EAP or SAP to ensure safety?
EAP (Employee Assistance Programs) have traditionally been seen as the “go-to”, “one-stop” resource when it comes to workplace health. However; when it comes to workplace safety, and reducing risks of unproductivity, injury, fatality, and liability, there is a growing recognition that (SAP) Substance Abuse Professional processes may provide greater value. While EAP and SAP may share some roots, there are some very big differences that employers may wish to clearly understand.
Opportunities to prevent unnecessary injury and fatality occur regularly on worksites; yet how employers capitalize on these opportunities varies. When an employee presents to work not fit for duty due to substance use or impairment, self-discloses struggles with alcohol or drugs, or fails an alcohol or drug test (pre-employment, pre-access, post-incident or near miss, random, follow-up/unannounced, or reasonable suspicion), utilizing a SAP instead of, or in addition to EAP can provide a framework for both employer and employee for next steps without compromising safety.
EAP has long been and will continue to be a great employee service that is accessed voluntarily and confidentially for employees to get professional help for a wide-range of stressors. Unlike EAP professionals, SAPs are specifically trained to protect workplace safety by assessing employees, determining whether they meet criteria for a SUD (Substance Use Disorder) or not, and making recommendations concerning specific and most appropriate substance misuse education, treatments, aftercare, and follow-up testing. This framework helps to ensure employees get the right type and intensity of intervention, and allows employers to illustrate due process which can close otherwise open gaps for potential liability, litigation and grievances. Due to the voluntary and “client-centered” nature of EAP, matters of confidentiality often keep employers in the dark regarding an employee’s progress as the employee controls the flow of information. This is especially evident as some professional disciplines are bound by ethical dictates that limit the amount of information shared even in mandatory referral situations. This can lead to uncertainty in several areas and employers often have no assurance that an employee is getting substance misuse specific help, nor assurance that an employee is any safer to return to work. Alternatively, SAPs are “safety-centered”; processes and compliance are mandatory. This helps to increase employee motivation for participation and gives the employer certain assurance in regards to safety and confidence to take next steps. With SAP process, should employees not comply or fail to complete recommendations, an employer has more legal options available for discipline up to termination.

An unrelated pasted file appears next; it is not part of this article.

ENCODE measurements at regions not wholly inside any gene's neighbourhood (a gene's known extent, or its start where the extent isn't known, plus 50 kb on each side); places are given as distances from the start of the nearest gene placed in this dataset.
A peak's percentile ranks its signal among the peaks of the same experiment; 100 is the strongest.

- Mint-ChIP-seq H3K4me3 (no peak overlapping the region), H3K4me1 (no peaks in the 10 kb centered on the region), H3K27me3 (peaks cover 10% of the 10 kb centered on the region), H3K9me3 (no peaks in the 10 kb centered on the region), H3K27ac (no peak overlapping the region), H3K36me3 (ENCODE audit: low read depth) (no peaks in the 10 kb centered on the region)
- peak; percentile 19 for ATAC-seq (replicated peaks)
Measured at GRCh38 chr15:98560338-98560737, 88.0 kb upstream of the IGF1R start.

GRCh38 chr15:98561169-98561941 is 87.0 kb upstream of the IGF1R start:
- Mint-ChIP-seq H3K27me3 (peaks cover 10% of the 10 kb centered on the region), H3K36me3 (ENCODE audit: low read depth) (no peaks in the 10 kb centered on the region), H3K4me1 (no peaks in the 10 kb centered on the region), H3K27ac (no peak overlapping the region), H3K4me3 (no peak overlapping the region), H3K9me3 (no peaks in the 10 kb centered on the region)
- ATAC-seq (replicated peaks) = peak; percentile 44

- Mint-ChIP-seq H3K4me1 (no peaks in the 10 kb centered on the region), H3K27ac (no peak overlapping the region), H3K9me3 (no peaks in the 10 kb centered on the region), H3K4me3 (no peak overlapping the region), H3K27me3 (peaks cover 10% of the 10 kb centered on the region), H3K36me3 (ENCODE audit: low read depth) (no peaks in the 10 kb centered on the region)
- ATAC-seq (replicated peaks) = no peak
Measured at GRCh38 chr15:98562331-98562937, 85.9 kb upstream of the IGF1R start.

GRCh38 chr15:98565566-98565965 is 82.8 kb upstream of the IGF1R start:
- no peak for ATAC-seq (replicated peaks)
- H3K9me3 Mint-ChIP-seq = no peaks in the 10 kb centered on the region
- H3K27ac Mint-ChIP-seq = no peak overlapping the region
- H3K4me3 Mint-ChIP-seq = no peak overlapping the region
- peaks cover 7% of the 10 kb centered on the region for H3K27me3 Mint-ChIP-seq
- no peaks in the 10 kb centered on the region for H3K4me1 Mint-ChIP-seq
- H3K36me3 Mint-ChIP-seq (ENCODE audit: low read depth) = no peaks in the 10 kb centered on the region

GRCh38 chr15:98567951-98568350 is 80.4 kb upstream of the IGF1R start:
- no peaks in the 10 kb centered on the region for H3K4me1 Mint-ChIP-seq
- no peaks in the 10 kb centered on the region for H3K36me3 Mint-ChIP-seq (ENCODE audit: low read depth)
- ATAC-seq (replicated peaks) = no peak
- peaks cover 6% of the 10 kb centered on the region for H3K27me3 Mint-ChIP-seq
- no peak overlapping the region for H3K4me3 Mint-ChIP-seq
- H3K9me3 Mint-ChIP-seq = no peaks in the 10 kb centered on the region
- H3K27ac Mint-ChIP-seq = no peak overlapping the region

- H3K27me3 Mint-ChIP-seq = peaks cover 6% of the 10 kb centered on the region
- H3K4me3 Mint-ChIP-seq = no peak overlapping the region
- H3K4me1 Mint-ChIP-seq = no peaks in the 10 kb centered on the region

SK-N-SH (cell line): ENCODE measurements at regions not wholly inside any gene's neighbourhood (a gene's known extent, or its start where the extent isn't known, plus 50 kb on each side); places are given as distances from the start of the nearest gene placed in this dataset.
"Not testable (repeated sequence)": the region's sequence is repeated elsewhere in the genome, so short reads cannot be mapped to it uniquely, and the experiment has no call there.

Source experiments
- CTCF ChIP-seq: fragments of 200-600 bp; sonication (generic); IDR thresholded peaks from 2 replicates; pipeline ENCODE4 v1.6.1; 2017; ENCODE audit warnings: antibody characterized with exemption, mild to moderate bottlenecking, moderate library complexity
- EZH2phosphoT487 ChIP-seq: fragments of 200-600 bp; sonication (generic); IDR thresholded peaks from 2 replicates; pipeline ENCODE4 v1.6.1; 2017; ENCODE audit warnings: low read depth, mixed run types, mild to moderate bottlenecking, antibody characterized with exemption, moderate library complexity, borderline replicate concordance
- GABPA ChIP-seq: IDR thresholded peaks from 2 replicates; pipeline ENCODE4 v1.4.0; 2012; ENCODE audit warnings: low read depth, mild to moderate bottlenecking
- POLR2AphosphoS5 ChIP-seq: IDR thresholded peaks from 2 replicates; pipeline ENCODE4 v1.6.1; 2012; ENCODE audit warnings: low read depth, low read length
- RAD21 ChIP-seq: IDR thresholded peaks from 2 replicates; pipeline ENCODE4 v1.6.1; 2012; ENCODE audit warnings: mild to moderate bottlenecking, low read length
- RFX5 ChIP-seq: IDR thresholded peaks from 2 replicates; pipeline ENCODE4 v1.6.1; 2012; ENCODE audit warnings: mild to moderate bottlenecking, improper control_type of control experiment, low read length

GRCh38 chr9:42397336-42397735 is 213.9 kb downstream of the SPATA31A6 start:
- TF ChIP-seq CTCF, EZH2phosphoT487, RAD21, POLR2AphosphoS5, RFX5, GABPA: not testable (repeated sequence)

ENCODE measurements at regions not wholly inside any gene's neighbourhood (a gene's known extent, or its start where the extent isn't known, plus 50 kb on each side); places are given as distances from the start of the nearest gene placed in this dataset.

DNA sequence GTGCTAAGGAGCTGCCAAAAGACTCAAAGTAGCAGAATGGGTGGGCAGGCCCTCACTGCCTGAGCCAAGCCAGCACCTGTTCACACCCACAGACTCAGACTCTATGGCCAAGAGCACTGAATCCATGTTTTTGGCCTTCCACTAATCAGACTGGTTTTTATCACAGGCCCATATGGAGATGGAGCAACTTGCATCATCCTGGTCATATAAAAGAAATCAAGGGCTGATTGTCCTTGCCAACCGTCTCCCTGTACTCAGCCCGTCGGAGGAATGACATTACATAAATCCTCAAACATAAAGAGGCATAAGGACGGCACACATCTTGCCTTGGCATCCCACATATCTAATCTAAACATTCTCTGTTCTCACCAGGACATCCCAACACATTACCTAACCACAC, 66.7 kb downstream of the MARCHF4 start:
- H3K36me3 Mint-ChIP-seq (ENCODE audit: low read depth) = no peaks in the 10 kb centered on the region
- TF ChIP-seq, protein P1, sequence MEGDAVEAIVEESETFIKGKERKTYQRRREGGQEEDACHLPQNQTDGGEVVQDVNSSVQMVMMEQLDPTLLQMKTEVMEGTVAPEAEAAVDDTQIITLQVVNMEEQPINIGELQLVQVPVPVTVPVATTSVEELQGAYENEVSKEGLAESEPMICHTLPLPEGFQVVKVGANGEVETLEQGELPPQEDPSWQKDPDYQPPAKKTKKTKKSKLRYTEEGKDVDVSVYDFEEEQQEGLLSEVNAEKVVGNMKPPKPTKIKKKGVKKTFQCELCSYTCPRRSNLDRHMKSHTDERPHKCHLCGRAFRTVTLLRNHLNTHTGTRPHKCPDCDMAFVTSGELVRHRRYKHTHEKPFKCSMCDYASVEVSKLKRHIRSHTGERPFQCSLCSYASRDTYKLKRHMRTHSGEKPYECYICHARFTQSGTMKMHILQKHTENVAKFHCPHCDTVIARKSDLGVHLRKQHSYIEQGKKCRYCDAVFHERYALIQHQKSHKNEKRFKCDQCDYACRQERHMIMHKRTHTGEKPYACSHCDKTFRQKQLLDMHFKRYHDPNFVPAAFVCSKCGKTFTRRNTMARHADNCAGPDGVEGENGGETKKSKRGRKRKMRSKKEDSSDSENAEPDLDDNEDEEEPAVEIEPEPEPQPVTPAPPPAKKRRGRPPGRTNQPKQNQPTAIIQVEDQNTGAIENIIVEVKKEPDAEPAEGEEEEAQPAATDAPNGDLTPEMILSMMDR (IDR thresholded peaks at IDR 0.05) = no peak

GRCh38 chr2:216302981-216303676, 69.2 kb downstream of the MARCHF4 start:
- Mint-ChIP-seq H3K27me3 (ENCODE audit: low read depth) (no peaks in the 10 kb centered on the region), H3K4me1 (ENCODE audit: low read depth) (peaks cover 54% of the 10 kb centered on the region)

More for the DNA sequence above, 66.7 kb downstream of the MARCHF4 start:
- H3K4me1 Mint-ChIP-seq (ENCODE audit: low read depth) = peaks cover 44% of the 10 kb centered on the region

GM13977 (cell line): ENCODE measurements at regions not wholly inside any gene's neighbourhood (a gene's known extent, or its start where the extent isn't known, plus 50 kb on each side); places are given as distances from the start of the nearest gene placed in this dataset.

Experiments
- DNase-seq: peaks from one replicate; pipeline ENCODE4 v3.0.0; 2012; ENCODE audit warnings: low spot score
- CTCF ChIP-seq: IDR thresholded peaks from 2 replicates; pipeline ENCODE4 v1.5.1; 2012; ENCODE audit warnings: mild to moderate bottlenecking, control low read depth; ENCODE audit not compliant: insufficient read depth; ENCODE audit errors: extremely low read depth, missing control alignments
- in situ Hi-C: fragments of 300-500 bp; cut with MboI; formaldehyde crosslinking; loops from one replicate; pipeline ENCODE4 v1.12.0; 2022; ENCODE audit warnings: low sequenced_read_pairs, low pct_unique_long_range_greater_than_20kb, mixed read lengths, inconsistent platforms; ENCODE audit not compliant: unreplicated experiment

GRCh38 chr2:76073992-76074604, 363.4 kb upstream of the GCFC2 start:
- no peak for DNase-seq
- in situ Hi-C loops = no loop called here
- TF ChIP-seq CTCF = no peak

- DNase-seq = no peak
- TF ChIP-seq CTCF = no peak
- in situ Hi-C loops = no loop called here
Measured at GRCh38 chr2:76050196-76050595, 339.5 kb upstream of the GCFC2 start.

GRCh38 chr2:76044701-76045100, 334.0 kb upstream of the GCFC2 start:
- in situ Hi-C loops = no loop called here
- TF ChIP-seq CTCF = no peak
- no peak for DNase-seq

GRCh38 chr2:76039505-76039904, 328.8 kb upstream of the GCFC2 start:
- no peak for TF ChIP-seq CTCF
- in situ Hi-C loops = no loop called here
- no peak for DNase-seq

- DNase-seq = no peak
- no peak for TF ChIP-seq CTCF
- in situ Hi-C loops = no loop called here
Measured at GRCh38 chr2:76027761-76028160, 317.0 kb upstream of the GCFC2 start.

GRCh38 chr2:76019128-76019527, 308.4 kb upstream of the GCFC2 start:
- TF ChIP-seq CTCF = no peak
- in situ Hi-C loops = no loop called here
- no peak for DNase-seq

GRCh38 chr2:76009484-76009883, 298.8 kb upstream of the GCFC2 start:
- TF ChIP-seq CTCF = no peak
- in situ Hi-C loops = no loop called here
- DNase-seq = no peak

The WCB (Workers Compensation Board of Saskatchewan), states that the average number of workplace fatalities each year in Saskatchewan over the last 15 years is 37, and the average number of “serious injuries” each year over that period is 2400. While there are certainly many potential factors involved in causation, a portion will be directly or indirectly related to substance misuse. According to the Canadian Centre on Substance Use and Addiction, roughly 12% of Canadians have a SUD (Substance Use Disorder), yet less than 1% ever access help. This may be due to the continued stigma around substance misuse and psychological health disorders and/or insufficient employer processes in managing these situations. A much larger percentage of the working population without a SUD may also report to work unfit for duty, which can be commonly overlooked, neglected, or mismanaged. For true prevention, it is vital that these situations be identified and effectively addressed earlier to prevent future unproductivity, injury and long-term costs.
Many employers may still be operating without sufficient alcohol and drug policies and processes to manage these situations. Employers that do have a policy may still be overly reliant on traditional practices and resources, or terminate employees without due process risking litigation and grievances. In an ever-changing and evolving world of safety and labour law, and with what is at stake, utilizing SAP processes can be very advantageous. After all, every employee deserves to go home safe and sound. This means employers must have the ability to help employees with physical, psychological, or substance related struggles without compromising safety.
Scott Heil, ICADC, CCAC, SAP/SAE